Should I use an RTD or thermocouple to measure temperature?

There are several factors to consider when choosing a temperature sensor.

A Resistance Temperature Detector (RTD) is typically a metal coil wrapped around a ceramic or glass core. The RTD sensor measures the electrical resistance of the metal as the temperature increases. This resistance provides an extremely accurate and repeatable measurement. An RTD sensor offers long-term stability with minimal shift in measurement as the sensor ages. An RTD sensor is immune to electrically noisy environments making it ideal for process control and industrial automation environments.

Thermocouples consist of two dissimilar metal conductors joined together to form a junction. The temperature gradient across the length of the conductors produces a a slight potential difference (the Seebeck Effect) that can be measured to determine temperature. The junction produces a small voltage that is proportional to the temperature increase or decrease. Thermocouples can measure much higher temperature ranges with a slight trade-off in accuracy. Thermocouples are generally less expensive, but choosing the proper type can be difficult due to the different metal combinations available. Thermocouples are ideal for applications where higher temperature sensing is required over accuracy.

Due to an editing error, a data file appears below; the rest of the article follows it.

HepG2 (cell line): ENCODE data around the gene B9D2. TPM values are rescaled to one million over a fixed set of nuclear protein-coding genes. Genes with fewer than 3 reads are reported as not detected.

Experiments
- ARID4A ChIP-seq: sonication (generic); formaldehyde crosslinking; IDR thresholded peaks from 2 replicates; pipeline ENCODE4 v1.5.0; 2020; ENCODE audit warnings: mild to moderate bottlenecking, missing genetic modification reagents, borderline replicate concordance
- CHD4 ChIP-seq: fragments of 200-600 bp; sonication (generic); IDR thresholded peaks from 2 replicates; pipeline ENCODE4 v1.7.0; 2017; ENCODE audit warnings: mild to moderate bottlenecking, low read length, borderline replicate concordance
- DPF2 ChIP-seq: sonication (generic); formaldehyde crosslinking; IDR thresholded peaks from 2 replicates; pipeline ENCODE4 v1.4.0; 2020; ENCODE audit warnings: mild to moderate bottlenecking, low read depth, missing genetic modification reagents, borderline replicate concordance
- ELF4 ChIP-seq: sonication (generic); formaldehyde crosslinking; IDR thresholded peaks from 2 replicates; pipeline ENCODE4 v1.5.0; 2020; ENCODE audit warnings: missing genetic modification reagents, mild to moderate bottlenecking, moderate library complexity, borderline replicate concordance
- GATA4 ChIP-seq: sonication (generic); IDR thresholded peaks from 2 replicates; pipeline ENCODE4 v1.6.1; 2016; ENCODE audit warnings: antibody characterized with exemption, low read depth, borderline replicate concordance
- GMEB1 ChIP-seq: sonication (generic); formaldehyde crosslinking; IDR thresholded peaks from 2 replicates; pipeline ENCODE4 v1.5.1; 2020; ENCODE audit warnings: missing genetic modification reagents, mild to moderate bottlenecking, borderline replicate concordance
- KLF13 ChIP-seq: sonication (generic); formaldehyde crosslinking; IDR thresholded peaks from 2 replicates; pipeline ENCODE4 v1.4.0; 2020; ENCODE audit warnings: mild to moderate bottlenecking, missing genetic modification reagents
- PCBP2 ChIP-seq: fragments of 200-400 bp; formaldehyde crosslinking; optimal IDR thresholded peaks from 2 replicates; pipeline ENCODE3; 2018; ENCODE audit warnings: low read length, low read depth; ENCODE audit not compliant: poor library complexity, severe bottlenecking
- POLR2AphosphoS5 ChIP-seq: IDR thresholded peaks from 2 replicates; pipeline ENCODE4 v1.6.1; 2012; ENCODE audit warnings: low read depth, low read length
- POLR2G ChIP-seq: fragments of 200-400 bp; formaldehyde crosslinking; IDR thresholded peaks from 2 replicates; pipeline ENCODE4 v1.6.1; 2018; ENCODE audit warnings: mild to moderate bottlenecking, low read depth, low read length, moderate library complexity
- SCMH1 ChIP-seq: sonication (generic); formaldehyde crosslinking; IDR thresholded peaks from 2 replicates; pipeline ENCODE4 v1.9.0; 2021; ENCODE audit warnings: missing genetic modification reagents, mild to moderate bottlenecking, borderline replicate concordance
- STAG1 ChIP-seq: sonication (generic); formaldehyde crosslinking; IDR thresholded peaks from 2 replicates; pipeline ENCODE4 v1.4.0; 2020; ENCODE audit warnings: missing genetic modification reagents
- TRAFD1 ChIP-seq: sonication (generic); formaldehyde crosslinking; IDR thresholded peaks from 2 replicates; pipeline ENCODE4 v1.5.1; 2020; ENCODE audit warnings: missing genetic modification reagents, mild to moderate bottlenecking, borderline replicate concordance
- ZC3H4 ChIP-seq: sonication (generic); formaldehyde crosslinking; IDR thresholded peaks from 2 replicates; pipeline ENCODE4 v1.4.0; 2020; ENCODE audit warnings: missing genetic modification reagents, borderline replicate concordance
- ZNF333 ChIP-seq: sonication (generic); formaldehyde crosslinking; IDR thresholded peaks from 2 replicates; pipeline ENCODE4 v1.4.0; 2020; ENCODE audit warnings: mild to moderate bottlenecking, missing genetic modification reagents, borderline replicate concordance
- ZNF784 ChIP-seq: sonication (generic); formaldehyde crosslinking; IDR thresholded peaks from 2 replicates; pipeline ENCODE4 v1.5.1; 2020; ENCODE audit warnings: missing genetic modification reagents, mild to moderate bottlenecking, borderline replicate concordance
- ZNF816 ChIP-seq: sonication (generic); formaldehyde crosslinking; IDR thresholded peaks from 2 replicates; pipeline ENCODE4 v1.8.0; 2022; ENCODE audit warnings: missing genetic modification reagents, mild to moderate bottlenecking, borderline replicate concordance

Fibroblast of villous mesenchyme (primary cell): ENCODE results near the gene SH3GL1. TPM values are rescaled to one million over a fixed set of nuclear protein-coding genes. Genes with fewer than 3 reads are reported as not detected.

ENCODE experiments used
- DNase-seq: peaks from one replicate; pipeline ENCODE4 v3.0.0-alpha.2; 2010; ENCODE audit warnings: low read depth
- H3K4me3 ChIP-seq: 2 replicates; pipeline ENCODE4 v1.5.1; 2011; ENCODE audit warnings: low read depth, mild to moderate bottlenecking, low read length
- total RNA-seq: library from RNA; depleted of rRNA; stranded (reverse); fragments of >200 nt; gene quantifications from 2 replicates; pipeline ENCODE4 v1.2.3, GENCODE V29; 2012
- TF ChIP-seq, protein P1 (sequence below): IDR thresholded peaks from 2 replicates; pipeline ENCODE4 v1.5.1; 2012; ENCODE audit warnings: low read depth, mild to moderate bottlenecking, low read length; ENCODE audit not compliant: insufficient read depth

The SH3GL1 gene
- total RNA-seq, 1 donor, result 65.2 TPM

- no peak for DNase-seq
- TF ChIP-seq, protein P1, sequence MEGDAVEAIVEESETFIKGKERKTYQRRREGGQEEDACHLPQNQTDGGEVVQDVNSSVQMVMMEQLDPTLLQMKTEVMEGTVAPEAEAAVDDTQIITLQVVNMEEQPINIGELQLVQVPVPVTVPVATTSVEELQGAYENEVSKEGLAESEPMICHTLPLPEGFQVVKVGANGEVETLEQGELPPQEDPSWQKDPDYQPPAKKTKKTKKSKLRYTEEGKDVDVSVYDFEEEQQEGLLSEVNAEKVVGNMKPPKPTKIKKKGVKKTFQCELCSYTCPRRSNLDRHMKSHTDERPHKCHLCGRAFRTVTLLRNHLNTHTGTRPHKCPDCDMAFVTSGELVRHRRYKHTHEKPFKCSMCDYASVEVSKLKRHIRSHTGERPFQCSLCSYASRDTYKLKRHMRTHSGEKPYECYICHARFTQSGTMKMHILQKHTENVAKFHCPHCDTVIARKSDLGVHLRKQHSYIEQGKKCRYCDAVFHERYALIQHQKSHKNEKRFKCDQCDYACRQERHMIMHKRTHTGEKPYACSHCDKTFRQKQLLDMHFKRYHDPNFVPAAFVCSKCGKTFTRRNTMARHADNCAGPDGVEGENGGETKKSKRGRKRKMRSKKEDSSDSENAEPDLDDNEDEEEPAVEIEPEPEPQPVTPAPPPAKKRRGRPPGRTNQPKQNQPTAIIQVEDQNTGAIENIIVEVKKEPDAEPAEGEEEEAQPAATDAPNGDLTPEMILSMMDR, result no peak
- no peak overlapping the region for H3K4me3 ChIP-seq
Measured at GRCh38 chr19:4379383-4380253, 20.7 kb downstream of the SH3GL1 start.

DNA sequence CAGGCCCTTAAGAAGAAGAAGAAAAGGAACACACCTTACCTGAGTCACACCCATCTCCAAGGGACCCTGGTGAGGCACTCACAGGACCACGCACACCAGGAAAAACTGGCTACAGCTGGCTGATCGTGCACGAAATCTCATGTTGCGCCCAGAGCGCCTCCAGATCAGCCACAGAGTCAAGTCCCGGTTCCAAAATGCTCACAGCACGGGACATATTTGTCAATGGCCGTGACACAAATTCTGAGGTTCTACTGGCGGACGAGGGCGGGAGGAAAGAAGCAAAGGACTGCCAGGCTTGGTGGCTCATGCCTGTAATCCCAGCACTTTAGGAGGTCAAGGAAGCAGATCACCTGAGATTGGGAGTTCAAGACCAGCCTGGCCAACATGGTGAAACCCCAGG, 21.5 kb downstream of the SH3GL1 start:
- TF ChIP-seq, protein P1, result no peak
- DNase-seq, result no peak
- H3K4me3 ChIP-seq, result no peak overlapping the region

After you have selected your temperature sensor, check out Sealevel SeaRAQ I/O modules, which plug into our Relio industrial computers. SeaRAQ modules are available for both RTD and Thermocouple sensors as well as other real world I/O interfaces.